Here

    I read the paragraph as Lewontin’s own opinion, agreeing with Sagan on that point.

    Allowing the Divine Foot in the door, according to that view, ends up with science exiting.

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  3. Whether Lewontin is merely attributing the a priori to Sagan, or endorsing it himself, is a question I’m not able to resolve myself, because I haven’t read Lewontin’s writings in philosophy of biology. My understanding is that Lewontin did regard himself as a dialectical materialist, though once one begins thinking dialectically, the very distinction between the a priori and the a posteriori becomes context-specific — what is an a posteriori statement at one phase of inquiry can function as an a priori at a subsequent stage, but even that is not entirely immune to revision.

    petrushka:
    Pragmatic a priori seems like restatement of the difference between philosophical materialism and methodological materialism.

    Yes, that was my point. To be honest, I didn’t really see the point of the distinction between methodological and metaphysical (“philosophical”) materialism until today. I’d thought of methodological materialism as just empiricism in a fancier dress, re-labelled to avoid the pitfalls of classical and logical empiricism. But now I have a pretty firm grip on the difference that makes a difference.

    On one of my more recent exchanges with Kairosfocus, I pointed out (though this is based on my second-hand knowledge) that the radical occasionalism of al-Ghazzali had a detrimental impact on Islamic science, precisely for the reason that Lewontin (following Beck) worried about: if all events are brought about by divine intervention, then there’s no distinction between ‘natural’ occurrences and ‘miracles’, and so we can no longer tell what’s part of the causal order and what isn’t, and science loses its intelligibility under that presupposition. (Interestingly, occasionalism flourished side-by-side with natural science for a little while in the early modern period — up until Hume. I surmise that this was possible because they held that divine omnibenevolence constrained divine omnipotence — i.e. God could deceive us by constantly intervening in the causal order, but He wouldn’t.)

    As an aside, the Lewis-Beck view has nothing to say, one way or the other, against a Thomistic metaphysics on which the divine is responsible (but not “causally” responsible) for sustaining the entire causal order.

    One last point: I highly recommend the exchange between Lewontin and his critics.

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  4. The trouble is, it simply isn’t a dogmatic a priori, and it isn’t even an a priori, at least not for many persons. It’s a posteriori, which should be evident even from what Lewontin wrote shortly afterward in the review, that many cultures do accept demons, and so did Western cultures until relatively recently. It’s a posteriori because we tend toward animism, toward explanations from agency, and not toward mindless forces doing nothing for no reason at all.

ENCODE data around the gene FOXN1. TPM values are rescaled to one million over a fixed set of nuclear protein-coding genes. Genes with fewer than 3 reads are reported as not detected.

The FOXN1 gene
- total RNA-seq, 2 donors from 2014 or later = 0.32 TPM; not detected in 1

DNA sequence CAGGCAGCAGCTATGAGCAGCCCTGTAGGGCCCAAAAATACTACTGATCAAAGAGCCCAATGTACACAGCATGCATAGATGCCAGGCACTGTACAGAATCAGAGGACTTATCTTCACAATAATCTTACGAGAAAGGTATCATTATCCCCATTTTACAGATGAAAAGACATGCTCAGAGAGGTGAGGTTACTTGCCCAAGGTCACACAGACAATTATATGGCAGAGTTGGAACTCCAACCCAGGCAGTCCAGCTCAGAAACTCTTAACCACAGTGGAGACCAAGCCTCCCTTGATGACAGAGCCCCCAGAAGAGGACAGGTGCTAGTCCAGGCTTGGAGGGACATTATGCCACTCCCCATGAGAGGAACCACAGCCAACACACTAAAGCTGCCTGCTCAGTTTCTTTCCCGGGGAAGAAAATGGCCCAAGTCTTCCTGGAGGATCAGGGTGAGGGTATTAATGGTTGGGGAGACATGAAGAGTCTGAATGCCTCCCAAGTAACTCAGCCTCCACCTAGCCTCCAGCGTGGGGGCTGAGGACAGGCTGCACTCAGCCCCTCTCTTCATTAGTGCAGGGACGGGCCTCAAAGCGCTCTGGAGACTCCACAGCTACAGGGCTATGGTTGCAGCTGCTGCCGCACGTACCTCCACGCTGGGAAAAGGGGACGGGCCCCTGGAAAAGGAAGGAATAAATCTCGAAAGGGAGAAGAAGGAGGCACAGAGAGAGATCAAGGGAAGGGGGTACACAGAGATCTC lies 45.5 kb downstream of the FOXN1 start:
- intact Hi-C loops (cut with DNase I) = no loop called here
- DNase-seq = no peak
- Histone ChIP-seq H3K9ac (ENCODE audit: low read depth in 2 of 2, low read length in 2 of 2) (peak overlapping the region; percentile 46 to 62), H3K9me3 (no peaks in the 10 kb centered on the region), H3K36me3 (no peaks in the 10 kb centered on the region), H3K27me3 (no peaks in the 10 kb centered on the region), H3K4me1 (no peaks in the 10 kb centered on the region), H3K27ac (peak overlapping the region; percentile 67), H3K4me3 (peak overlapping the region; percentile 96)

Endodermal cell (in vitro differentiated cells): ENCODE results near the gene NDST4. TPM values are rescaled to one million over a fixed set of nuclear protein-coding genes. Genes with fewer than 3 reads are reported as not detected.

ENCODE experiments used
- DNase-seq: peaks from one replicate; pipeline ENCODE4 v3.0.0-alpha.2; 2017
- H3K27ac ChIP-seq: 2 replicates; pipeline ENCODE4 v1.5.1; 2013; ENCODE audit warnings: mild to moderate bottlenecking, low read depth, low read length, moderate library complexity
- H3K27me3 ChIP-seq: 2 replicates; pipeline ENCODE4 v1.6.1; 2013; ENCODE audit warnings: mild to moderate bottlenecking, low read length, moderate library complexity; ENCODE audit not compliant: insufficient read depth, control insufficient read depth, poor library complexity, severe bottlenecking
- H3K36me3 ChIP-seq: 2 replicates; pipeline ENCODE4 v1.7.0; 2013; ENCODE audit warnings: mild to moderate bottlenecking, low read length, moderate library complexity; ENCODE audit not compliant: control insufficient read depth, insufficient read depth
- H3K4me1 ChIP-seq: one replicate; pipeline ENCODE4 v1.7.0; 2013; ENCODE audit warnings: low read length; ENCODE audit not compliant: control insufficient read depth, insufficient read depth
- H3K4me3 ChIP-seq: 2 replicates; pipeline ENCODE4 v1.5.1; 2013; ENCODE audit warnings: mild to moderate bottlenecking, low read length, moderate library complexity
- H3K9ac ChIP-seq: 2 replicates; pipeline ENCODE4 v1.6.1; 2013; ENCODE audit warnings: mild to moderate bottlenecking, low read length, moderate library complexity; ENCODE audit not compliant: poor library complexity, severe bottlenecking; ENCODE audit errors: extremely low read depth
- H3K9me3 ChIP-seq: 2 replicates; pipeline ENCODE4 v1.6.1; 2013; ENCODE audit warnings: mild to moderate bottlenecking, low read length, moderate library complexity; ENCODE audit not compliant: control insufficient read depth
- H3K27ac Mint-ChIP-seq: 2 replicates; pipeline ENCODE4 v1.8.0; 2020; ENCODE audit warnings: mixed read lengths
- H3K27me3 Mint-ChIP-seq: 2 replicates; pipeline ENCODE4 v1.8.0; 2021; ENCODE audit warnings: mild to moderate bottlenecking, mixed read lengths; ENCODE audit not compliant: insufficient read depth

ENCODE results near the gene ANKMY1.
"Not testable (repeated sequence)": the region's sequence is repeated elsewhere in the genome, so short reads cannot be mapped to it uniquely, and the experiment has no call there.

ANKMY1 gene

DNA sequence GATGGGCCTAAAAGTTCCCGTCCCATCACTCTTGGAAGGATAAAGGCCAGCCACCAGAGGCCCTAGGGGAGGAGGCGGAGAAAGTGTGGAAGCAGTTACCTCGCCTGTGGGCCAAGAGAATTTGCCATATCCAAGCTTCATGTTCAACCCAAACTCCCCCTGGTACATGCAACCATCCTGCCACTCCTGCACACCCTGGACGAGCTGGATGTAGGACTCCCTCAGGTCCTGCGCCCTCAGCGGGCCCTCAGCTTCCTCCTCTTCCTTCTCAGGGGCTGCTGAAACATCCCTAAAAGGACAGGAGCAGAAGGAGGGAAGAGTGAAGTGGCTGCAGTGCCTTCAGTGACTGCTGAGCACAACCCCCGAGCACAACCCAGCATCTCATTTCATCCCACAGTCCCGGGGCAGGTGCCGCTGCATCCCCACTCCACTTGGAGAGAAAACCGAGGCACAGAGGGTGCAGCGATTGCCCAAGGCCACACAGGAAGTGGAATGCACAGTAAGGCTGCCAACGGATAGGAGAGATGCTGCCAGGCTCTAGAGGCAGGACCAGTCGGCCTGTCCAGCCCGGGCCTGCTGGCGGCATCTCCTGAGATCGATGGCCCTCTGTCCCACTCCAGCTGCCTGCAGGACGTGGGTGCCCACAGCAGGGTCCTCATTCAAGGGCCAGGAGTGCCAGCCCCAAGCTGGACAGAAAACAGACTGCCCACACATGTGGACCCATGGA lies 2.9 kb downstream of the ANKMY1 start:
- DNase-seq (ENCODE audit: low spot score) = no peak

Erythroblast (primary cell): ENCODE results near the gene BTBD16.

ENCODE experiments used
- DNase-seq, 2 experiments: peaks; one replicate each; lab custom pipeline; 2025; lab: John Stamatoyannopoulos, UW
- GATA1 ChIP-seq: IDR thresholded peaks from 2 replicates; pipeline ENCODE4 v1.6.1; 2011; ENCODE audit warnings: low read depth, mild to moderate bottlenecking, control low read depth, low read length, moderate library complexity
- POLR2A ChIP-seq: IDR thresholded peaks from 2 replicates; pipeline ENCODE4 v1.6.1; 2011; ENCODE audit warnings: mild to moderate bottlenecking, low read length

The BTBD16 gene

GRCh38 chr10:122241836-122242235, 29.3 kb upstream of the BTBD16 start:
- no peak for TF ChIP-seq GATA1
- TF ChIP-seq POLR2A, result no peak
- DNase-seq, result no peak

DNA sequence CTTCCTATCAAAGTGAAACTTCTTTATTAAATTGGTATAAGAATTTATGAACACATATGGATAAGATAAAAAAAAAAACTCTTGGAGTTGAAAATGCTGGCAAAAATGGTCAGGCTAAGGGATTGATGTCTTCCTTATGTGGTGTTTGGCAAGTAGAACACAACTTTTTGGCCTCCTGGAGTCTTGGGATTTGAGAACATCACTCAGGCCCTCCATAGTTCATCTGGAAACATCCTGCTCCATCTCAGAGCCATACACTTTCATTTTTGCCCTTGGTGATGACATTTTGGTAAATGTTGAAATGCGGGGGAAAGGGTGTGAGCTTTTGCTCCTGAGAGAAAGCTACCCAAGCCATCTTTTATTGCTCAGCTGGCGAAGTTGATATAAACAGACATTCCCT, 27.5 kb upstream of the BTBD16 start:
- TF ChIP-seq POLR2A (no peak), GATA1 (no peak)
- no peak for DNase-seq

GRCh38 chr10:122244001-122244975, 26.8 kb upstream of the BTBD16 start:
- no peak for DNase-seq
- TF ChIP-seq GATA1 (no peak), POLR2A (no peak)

Demons simply never explained anything, nor did gods. Only in a sort of roundabout way can we suppose that this becomes a priori, that is, after the a priori of agency has been destroyed by better answers. Contingent upon the failure of gods and demons “materialism” or “naturalism” became operationally a priori, simply because it worked and demonology, etc., did not.

    Honestly, I do not think that I have anything against god or demons showing themselves to be active in our world. They just don’t do so.

    Lewontin went altogether too postmodern in his analysis of science, in my opinion, which appears to be why he makes such a claim at all. Science supposedly has all of these biases that have nothing to do with empiricism. No, sorry, science by now does have a good many biases, but most were fairly won, by empiricism working and non-empiricism not providing the goods. Because that’s all that “materialism” or “naturalism” boil down to anyway, just sticking with the evidence, which has never supported the divine or the demonic when the investigations were properly done.

    Sagan went one way, Lewontin went another. I do think that Lewontin does have cause to fault Sagan’s approach, but I simply can’t accept Lewontin’s apparently simplistic view of why “materialism” is the approach taken by science today, either. Empiricism works, looking for invisible agents never has. That’s why we don’t want the Divine foot imposed through the door, yet again.

    Glen Davidson

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  5. Honestly, I do not think that I have anything against god or demons showing themselves to be active in our world. They just don’t do so.

    A few specific examples of failed magic: ESP, UFOs, perpetual motion (magnet or gravity powered energy generation), precognition, PSI, Dowsing, and so forth.

    All of these have been fairly tested and all failed to produce anything useful. There is a mental and social barrier to taking them seriously. But not an insurmountable barrier. Evidence would bring any of them back.